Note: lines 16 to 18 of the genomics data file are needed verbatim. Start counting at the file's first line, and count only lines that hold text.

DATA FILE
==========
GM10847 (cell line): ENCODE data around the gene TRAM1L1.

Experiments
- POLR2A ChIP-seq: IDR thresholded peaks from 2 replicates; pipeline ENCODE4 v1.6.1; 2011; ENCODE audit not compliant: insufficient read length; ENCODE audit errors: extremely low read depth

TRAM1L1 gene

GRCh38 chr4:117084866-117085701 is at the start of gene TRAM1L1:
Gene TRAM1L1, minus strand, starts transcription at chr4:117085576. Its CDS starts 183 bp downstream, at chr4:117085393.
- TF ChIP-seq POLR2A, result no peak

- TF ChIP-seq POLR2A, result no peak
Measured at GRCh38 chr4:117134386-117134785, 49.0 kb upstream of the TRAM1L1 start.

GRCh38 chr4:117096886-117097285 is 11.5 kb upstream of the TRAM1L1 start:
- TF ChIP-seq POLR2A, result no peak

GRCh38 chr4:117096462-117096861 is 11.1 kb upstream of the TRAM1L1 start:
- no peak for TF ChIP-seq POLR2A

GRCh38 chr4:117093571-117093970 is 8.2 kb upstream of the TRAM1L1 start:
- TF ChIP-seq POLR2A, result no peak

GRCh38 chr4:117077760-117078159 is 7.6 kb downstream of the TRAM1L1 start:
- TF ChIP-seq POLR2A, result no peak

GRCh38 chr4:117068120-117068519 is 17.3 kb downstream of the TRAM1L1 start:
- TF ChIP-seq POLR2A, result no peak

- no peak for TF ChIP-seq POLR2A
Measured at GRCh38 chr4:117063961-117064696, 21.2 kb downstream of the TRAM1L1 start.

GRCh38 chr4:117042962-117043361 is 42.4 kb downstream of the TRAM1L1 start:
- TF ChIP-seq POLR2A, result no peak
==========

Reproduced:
GRCh38 chr4:117077760-117078159 is 7.6 kb downstream of the TRAM1L1 start:
- TF ChIP-seq POLR2A, result no peak

GRCh38 chr4:117068120-117068519 is 17.3 kb downstream of the TRAM1L1 start: